On their way to Canada for the three Summer basketball games, John Calipari and the Basketball team will stop in Detroit to do another good deed for those less fortunate. As part of the “Samaritan’s Feet” program, Calipari and the team will wash the feet of, and give free shoes to, a group of underprivileged children in Detroit. The program allows those in need to be given shoes through donations and the like and Calipari and the UK basketball team will deliver a batch of shoes and then play basketball with the children at a local YMCA in Detroit.
The idea of washing the feet of those less fortunate of course comes from the Bible, where in the Book of John, Jesus commanded his followers to do as he did and engage in the act:
“If I then, your Lord and Teacher, have washed your feet, you also ought to wash one another’s feet. For I have given you an example, that you should do as I have done to you. Most assuredly, I say to you, a servant is not greater than his master; nor is he who is sent greater than he who sent him. If you know these things, blessed are you if you do them.”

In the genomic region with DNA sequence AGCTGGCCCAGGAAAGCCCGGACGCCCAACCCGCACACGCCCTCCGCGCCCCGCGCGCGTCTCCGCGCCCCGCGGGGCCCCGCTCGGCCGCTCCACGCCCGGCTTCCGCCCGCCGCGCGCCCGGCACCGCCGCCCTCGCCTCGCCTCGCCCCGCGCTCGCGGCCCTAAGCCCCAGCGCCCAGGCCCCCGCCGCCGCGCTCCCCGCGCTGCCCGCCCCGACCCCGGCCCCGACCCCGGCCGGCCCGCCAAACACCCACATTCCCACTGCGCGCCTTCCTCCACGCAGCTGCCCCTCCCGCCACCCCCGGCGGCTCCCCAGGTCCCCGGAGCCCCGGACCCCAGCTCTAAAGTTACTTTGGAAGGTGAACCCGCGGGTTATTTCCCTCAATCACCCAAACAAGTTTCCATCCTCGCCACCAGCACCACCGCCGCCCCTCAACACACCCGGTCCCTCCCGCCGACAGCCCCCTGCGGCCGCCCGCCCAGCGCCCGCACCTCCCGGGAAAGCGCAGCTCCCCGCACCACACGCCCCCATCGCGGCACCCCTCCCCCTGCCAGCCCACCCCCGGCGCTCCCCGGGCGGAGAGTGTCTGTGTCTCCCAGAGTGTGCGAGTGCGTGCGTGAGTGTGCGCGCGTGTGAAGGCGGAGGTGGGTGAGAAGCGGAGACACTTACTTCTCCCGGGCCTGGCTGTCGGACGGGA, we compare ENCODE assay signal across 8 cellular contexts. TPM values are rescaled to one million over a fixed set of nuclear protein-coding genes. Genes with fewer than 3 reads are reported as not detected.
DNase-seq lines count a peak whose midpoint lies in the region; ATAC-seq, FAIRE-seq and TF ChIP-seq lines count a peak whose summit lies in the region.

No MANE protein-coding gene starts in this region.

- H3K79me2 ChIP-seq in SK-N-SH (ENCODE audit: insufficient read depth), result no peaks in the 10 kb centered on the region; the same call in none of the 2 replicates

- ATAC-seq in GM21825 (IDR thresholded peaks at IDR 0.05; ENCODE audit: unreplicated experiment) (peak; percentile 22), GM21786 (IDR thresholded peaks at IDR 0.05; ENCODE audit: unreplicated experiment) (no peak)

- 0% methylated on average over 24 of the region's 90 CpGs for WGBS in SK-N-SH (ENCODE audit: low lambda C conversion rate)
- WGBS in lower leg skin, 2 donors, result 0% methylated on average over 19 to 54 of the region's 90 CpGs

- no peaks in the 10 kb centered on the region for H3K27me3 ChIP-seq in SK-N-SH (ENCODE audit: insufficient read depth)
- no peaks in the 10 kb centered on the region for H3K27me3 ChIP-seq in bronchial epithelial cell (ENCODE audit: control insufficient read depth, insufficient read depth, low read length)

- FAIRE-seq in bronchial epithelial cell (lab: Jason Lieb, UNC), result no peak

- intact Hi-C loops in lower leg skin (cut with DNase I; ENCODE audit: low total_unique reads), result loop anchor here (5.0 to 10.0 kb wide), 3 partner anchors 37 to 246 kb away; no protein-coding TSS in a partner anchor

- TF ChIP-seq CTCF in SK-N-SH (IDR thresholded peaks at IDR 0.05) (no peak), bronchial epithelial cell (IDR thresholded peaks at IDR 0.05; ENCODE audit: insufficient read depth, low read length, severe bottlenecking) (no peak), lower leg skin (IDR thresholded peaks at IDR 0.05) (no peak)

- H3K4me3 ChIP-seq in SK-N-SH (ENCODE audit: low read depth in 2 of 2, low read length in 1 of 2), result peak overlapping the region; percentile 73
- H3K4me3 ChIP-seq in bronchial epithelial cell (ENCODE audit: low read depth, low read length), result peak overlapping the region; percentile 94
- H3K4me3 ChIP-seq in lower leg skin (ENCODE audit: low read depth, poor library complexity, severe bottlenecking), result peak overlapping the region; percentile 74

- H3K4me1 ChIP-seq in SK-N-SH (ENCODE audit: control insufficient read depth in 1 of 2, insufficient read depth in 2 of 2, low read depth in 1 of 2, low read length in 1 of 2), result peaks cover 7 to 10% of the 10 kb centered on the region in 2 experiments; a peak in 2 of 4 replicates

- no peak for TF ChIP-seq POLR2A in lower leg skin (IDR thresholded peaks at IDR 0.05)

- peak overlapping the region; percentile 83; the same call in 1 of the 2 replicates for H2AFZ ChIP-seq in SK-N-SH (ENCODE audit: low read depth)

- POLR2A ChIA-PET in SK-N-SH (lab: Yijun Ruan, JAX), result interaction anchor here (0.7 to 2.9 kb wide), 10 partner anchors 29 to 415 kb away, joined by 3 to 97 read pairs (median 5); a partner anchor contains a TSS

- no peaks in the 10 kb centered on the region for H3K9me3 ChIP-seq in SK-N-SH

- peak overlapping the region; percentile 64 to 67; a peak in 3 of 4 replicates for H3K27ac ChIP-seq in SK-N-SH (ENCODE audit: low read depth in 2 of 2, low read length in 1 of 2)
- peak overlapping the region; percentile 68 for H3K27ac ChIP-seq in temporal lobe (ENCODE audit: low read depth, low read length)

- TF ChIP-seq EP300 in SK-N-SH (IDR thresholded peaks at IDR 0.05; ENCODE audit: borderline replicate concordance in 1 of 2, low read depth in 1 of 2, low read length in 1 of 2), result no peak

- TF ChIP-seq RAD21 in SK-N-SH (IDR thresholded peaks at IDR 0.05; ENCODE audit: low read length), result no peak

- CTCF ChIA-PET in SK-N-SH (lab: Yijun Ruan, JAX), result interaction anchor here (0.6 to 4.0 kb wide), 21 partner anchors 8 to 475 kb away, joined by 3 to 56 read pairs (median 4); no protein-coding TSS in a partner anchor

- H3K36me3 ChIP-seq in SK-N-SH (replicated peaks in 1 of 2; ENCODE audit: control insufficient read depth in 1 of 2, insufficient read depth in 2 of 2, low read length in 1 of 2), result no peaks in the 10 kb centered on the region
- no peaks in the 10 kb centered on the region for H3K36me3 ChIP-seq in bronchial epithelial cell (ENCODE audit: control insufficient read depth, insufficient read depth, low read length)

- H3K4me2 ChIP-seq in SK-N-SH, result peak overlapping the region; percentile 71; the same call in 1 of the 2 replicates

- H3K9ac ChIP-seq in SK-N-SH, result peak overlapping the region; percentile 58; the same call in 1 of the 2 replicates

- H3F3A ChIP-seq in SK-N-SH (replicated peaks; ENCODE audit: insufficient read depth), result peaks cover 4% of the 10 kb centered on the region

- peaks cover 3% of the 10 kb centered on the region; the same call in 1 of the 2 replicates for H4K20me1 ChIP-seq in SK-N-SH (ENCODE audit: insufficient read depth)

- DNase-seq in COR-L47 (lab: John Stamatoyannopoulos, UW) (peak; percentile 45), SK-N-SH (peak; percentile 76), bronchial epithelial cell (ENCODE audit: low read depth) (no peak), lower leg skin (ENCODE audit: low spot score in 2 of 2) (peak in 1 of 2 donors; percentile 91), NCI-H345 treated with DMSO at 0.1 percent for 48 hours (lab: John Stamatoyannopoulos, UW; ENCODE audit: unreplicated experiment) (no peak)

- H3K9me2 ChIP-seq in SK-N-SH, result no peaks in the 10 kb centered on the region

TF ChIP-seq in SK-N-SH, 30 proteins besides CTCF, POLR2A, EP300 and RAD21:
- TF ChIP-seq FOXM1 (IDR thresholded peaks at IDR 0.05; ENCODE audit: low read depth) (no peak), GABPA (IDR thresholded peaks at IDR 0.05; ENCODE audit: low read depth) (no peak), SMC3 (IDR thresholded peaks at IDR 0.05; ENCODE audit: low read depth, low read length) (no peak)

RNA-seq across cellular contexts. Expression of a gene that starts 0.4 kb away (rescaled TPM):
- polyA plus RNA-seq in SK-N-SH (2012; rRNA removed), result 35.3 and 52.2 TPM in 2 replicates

Some denominations of Christianity still practice this command and it is still done in churches in parts of the mountains of Eastern Kentucky where I grew up. I find it actually really impressive that Calipari and the UK team would engage in the ritual as part of this good deed. There are fewer acts that show more humility than that of feet washing and outside of some mountain churches, it is a gesture that has been all but forgotten by most of society. To engage in it as part of a charitable act, with a group of basketball players, many of whom will one day be millionaires…well I actually find it amazingly refreshing. We often talk about how Calipari’s charitable acts get far less coverage than the outlandish accusations thrown his way, but this deserves some attention, not only for the gift given to the organization in the form of the shoes but the symbolic nature of the act that accompanies it.
I give Calipari and the UK basketball team a great deal of credit for what I find to be one of the most interesting acts of charity that I can remember in a long time.